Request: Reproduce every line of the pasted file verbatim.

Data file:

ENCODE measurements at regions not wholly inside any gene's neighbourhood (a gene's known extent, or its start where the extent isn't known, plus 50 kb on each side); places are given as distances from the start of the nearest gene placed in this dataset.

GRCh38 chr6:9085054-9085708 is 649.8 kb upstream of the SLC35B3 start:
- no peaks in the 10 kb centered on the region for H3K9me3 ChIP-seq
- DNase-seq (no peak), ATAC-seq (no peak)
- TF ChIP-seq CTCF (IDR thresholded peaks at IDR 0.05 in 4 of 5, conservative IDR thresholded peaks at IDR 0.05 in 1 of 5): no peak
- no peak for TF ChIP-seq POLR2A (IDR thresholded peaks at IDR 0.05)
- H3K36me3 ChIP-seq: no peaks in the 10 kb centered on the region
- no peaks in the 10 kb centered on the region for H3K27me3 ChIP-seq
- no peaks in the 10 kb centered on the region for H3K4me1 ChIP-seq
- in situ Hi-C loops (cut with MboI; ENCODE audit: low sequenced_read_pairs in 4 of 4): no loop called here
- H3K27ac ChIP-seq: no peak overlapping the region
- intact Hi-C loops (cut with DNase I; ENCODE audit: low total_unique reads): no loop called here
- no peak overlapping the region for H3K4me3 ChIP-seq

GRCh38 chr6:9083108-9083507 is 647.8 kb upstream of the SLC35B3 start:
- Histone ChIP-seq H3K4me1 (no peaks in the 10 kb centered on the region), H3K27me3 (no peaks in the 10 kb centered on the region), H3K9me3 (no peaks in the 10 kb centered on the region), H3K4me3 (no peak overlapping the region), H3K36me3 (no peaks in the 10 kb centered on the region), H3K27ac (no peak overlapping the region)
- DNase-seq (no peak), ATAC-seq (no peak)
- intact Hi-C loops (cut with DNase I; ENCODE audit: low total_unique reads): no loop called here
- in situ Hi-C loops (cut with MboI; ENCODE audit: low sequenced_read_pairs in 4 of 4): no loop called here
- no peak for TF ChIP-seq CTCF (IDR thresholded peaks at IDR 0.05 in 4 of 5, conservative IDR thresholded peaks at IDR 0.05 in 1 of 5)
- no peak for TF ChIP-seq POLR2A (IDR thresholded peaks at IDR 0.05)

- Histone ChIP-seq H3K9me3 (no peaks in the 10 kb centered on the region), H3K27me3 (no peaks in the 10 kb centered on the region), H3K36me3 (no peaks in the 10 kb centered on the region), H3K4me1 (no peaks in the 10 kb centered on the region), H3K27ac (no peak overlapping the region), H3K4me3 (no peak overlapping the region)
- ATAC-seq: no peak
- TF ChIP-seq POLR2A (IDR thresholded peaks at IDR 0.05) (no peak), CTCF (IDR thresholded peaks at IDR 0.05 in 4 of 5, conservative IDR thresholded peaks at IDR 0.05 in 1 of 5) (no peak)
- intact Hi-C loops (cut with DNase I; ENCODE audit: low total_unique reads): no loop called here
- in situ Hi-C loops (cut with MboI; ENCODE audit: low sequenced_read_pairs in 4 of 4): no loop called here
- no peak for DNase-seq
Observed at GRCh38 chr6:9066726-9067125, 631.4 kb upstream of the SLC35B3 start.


ENCODE measurements at regions not wholly inside any gene's neighbourhood (a gene's known extent, or its start where the extent isn't known, plus 50 kb on each side); places are given as distances from the start of the nearest gene placed in this dataset.

GRCh38 chr6:9085054-9085708 is 649.8 kb upstream of the SLC35B3 start:
- no peaks in the 10 kb centered on the region for H3K9me3 ChIP-seq
- DNase-seq (no peak), ATAC-seq (no peak)
- TF ChIP-seq CTCF (IDR thresholded peaks at IDR 0.05 in 4 of 5, conservative IDR thresholded peaks at IDR 0.05 in 1 of 5): no peak
- no peak for TF ChIP-seq POLR2A (IDR thresholded peaks at IDR 0.05)
- H3K36me3 ChIP-seq: no peaks in the 10 kb centered on the region
- no peaks in the 10 kb centered on the region for H3K27me3 ChIP-seq
- no peaks in the 10 kb centered on the region for H3K4me1 ChIP-seq
- in situ Hi-C loops (cut with MboI; ENCODE audit: low sequenced_read_pairs in 4 of 4): no loop called here
- H3K27ac ChIP-seq: no peak overlapping the region
- intact Hi-C loops (cut with DNase I; ENCODE audit: low total_unique reads): no loop called here
- no peak overlapping the region for H3K4me3 ChIP-seq

GRCh38 chr6:9083108-9083507 is 647.8 kb upstream of the SLC35B3 start:
- Histone ChIP-seq H3K4me1 (no peaks in the 10 kb centered on the region), H3K27me3 (no peaks in the 10 kb centered on the region), H3K9me3 (no peaks in the 10 kb centered on the region), H3K4me3 (no peak overlapping the region), H3K36me3 (no peaks in the 10 kb centered on the region), H3K27ac (no peak overlapping the region)
- DNase-seq (no peak), ATAC-seq (no peak)
- intact Hi-C loops (cut with DNase I; ENCODE audit: low total_unique reads): no loop called here
- in situ Hi-C loops (cut with MboI; ENCODE audit: low sequenced_read_pairs in 4 of 4): no loop called here
- no peak for TF ChIP-seq CTCF (IDR thresholded peaks at IDR 0.05 in 4 of 5, conservative IDR thresholded peaks at IDR 0.05 in 1 of 5)
- no peak for TF ChIP-seq POLR2A (IDR thresholded peaks at IDR 0.05)

- Histone ChIP-seq H3K9me3 (no peaks in the 10 kb centered on the region), H3K27me3 (no peaks in the 10 kb centered on the region), H3K36me3 (no peaks in the 10 kb centered on the region), H3K4me1 (no peaks in the 10 kb centered on the region), H3K27ac (no peak overlapping the region), H3K4me3 (no peak overlapping the region)
- ATAC-seq: no peak
- TF ChIP-seq POLR2A (IDR thresholded peaks at IDR 0.05) (no peak), CTCF (IDR thresholded peaks at IDR 0.05 in 4 of 5, conservative IDR thresholded peaks at IDR 0.05 in 1 of 5) (no peak)
- intact Hi-C loops (cut with DNase I; ENCODE audit: low total_unique reads): no loop called here
- in situ Hi-C loops (cut with MboI; ENCODE audit: low sequenced_read_pairs in 4 of 4): no loop called here
- no peak for DNase-seq
Observed at GRCh38 chr6:9066726-9067125, 631.4 kb upstream of the SLC35B3 start.